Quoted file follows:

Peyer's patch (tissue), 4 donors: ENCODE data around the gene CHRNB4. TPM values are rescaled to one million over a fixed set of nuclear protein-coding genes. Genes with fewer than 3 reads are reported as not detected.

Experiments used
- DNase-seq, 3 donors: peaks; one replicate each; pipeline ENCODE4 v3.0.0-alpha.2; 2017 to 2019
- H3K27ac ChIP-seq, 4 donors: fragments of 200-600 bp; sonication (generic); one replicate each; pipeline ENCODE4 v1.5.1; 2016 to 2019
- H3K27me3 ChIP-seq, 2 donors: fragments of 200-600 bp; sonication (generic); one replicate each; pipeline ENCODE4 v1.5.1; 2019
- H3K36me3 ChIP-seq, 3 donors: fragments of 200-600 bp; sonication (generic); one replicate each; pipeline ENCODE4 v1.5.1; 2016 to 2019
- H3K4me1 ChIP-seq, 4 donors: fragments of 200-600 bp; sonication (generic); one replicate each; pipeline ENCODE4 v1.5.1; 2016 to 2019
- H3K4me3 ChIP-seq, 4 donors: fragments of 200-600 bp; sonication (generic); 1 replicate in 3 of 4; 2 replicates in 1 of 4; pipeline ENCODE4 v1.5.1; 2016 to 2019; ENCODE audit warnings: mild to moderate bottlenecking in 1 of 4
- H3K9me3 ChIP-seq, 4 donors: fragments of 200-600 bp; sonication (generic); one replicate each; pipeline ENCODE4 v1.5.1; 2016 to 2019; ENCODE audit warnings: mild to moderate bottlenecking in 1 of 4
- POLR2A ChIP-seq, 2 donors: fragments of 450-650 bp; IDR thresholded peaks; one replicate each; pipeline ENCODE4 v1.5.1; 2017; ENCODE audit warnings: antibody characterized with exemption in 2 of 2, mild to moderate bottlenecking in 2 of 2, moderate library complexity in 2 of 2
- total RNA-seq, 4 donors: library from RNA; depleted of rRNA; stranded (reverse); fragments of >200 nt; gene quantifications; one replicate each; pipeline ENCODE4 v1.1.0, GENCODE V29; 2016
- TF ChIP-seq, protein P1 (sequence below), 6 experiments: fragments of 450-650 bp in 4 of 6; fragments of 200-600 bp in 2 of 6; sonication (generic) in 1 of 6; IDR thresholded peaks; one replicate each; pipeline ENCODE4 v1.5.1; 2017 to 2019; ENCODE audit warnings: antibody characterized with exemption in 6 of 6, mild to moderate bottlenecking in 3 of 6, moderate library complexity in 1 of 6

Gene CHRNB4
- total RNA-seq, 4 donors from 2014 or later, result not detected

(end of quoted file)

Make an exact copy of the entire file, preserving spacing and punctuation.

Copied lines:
Peyer's patch (tissue), 4 donors: ENCODE data around the gene CHRNB4. TPM values are rescaled to one million over a fixed set of nuclear protein-coding genes. Genes with fewer than 3 reads are reported as not detected.

Experiments used
- DNase-seq, 3 donors: peaks; one replicate each; pipeline ENCODE4 v3.0.0-alpha.2; 2017 to 2019
- H3K27ac ChIP-seq, 4 donors: fragments of 200-600 bp; sonication (generic); one replicate each; pipeline ENCODE4 v1.5.1; 2016 to 2019
- H3K27me3 ChIP-seq, 2 donors: fragments of 200-600 bp; sonication (generic); one replicate each; pipeline ENCODE4 v1.5.1; 2019
- H3K36me3 ChIP-seq, 3 donors: fragments of 200-600 bp; sonication (generic); one replicate each; pipeline ENCODE4 v1.5.1; 2016 to 2019
- H3K4me1 ChIP-seq, 4 donors: fragments of 200-600 bp; sonication (generic); one replicate each; pipeline ENCODE4 v1.5.1; 2016 to 2019
- H3K4me3 ChIP-seq, 4 donors: fragments of 200-600 bp; sonication (generic); 1 replicate in 3 of 4; 2 replicates in 1 of 4; pipeline ENCODE4 v1.5.1; 2016 to 2019; ENCODE audit warnings: mild to moderate bottlenecking in 1 of 4
- H3K9me3 ChIP-seq, 4 donors: fragments of 200-600 bp; sonication (generic); one replicate each; pipeline ENCODE4 v1.5.1; 2016 to 2019; ENCODE audit warnings: mild to moderate bottlenecking in 1 of 4
- POLR2A ChIP-seq, 2 donors: fragments of 450-650 bp; IDR thresholded peaks; one replicate each; pipeline ENCODE4 v1.5.1; 2017; ENCODE audit warnings: antibody characterized with exemption in 2 of 2, mild to moderate bottlenecking in 2 of 2, moderate library complexity in 2 of 2
- total RNA-seq, 4 donors: library from RNA; depleted of rRNA; stranded (reverse); fragments of >200 nt; gene quantifications; one replicate each; pipeline ENCODE4 v1.1.0, GENCODE V29; 2016
- TF ChIP-seq, protein P1 (sequence below), 6 experiments: fragments of 450-650 bp in 4 of 6; fragments of 200-600 bp in 2 of 6; sonication (generic) in 1 of 6; IDR thresholded peaks; one replicate each; pipeline ENCODE4 v1.5.1; 2017 to 2019; ENCODE audit warnings: antibody characterized with exemption in 6 of 6, mild to moderate bottlenecking in 3 of 6, moderate library complexity in 1 of 6

Gene CHRNB4
- total RNA-seq, 4 donors from 2014 or later, result not detected